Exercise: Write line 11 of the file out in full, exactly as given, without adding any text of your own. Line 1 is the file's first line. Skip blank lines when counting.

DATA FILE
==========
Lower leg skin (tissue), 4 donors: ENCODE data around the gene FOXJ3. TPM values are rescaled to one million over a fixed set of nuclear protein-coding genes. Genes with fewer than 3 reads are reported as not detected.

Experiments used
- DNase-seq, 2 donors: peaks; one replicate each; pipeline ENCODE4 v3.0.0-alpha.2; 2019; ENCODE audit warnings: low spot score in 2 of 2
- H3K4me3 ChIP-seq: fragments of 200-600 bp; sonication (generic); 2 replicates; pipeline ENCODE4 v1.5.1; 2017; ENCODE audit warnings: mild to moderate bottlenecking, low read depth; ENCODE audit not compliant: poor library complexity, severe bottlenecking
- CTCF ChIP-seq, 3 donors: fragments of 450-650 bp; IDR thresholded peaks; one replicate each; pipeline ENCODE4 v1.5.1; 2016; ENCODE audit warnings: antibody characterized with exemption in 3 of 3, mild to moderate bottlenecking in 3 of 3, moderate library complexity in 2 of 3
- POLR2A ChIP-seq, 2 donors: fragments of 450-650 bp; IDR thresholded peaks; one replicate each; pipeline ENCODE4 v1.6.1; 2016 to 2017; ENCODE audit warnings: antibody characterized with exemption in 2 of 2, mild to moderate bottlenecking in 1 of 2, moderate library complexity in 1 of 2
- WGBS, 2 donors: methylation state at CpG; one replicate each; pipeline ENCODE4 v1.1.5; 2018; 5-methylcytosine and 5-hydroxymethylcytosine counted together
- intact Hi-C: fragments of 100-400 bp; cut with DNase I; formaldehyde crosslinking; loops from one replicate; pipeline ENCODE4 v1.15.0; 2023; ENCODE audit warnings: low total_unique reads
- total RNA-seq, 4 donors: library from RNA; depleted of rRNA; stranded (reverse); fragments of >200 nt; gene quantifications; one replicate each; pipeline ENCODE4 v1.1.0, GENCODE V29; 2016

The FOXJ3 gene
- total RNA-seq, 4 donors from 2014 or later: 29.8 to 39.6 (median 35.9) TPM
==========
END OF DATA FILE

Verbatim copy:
- total RNA-seq, 4 donors from 2014 or later: 29.8 to 39.6 (median 35.9) TPM